Since Congress passed the Food Safety Modernization Act in 2010 farmers and processors have cast a wary eye on the Food and Drug Administration as it has written the required regulations.
The idea behind the law and the new regulations is to mandate some best safety practices for producers and processors, and to make it easier for regulators to trace foodborne illnesses back to their source.
It's hard to argue with food safety in the broad strokes. But like most things passed by Congress, it's the details that can be the problem. Such is the case with the agriculture water provisions now under consideration.
The FDA has proposed food safety rules that would govern how much bacteria can be in agricultural water. The rules would require any farmer who grows fresh produce that can be consumed raw to test surface irrigation water weekly during the growing season.
If the sample surpasses a certain threshold for bacteria, the farmer could not use the water. There is currently no process to obtain an Environmental Protection Agency permit to treat the water, and if there were the cost would be prohibitively expensive.
The rule is particularly worrisome to onion growers in Eastern Oregon and Western Idaho, the source of about 25 percent of the bulb onions consumed in the United States. Onions add $1.3 billion to the region's economy.
They say it's doubtful that any surface water in the region meets the standard, and pumping groundwater is too expensive. Adoption of the rules would likely force them to grow other crops not covered by the regulation.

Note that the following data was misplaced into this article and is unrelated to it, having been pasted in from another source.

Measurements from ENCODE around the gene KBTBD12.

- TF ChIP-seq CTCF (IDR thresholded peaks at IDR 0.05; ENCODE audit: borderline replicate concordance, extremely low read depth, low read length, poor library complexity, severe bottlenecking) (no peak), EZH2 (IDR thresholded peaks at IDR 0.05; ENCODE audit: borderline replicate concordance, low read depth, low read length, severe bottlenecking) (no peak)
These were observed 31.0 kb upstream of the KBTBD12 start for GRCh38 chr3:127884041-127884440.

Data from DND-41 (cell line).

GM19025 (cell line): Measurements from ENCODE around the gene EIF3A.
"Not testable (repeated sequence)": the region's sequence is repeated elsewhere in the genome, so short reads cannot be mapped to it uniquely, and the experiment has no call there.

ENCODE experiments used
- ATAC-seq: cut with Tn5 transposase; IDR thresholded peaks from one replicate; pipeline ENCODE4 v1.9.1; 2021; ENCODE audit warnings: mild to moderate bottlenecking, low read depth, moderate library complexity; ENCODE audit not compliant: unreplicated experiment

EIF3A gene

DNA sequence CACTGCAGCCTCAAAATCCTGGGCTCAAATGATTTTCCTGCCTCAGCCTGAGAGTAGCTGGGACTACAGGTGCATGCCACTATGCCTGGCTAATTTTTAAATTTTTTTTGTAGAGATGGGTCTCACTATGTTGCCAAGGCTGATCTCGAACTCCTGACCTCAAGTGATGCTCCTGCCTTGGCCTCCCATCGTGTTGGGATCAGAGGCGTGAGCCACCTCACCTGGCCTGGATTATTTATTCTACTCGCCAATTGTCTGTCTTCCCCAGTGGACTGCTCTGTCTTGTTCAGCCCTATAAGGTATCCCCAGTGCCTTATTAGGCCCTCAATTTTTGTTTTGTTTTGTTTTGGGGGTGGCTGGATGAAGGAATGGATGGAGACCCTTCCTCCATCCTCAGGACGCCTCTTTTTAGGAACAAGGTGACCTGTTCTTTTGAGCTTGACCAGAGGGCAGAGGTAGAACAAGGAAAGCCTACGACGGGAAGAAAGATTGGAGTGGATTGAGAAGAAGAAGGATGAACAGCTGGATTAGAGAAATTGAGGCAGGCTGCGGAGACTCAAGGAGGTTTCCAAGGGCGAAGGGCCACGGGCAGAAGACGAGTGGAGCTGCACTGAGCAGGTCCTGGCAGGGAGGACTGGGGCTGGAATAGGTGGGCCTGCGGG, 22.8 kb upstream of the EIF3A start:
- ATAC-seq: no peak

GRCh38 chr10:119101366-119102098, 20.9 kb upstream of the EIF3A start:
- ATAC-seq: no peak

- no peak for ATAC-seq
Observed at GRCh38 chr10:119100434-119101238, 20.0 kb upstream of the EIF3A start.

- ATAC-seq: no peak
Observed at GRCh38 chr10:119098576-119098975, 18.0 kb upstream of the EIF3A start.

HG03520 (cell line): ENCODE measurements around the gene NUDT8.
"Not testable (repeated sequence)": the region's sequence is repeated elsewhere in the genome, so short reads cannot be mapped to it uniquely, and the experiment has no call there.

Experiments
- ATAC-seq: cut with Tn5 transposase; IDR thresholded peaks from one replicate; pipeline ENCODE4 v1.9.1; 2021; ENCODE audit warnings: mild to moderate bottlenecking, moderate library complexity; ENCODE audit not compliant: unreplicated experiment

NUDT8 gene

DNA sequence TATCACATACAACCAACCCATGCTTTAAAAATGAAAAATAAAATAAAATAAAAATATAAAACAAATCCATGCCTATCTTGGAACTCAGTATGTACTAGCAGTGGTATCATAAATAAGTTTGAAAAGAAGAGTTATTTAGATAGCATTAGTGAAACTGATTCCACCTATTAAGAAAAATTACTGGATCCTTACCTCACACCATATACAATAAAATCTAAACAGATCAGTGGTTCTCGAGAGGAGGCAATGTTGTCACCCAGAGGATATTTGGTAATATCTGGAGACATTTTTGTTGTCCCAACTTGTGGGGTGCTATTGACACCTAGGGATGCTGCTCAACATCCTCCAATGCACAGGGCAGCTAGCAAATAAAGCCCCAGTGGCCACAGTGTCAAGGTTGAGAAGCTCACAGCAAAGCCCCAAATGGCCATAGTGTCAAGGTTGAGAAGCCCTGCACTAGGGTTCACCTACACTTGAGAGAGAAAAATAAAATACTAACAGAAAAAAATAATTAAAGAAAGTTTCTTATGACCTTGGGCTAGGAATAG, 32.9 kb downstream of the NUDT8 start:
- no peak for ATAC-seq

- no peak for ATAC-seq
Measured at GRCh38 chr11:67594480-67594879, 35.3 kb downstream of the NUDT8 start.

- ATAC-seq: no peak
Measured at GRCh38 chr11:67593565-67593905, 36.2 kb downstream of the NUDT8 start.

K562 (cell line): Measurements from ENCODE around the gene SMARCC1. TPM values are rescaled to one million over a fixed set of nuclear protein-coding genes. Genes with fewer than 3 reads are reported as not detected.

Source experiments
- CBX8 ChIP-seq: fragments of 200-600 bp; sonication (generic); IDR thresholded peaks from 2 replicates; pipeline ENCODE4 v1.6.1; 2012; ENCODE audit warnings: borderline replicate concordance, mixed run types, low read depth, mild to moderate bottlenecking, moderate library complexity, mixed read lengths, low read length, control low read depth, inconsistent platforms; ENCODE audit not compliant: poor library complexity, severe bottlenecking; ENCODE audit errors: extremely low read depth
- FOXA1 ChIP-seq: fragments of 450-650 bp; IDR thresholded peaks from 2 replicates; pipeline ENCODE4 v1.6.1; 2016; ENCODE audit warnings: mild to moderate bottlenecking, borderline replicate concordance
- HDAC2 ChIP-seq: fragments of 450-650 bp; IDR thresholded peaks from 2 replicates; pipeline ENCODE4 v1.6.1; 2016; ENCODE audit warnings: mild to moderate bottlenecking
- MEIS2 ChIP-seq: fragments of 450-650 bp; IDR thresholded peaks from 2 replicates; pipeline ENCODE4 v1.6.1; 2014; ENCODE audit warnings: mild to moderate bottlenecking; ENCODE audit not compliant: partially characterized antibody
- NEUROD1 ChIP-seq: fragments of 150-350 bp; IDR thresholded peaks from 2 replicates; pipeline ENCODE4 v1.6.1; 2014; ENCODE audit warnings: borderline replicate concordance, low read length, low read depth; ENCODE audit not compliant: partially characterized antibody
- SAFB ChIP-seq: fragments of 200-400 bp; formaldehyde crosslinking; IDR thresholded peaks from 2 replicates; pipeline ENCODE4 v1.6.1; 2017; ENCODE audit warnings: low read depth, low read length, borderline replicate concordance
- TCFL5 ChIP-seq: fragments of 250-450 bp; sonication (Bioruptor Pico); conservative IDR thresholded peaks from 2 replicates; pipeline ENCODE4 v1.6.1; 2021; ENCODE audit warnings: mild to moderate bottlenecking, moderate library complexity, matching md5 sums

Apple and cherry growers in Washington and Oregon have similar concerns, and fewer options should their water fail to make the grade.
Like all rules associated with the Food Safety Modernization Act, growers who sell less than $25,000 in crops annually and some who sell mostly directly to consumers or local restaurants would be exempt -- even if they use the same water as higher volume growers who are covered.
The proposed rules allow farmers to propose using alternative protocols to achieve the same results if it can be scientifically shown that they are at least as effective as the FDA rules in controlling microbial bacteria levels. What that might be is anyone's guess at this point.
Members of the Pacific Northwest congressional delegation have persuaded FDA officials to work with growers to address those concerns. They also agreed to travel to Idaho and Oregon to hear directly from farmers.
We hope workable alternatives can be found.
From the start we've said what is needed are scale-appropriate rules that provide a realistic level of consumer protection. Those rules should not make large-scale commercial production of fruits and vegetables so expensive as to
drive producers out of business, or force them to scale down to the point of being exempt.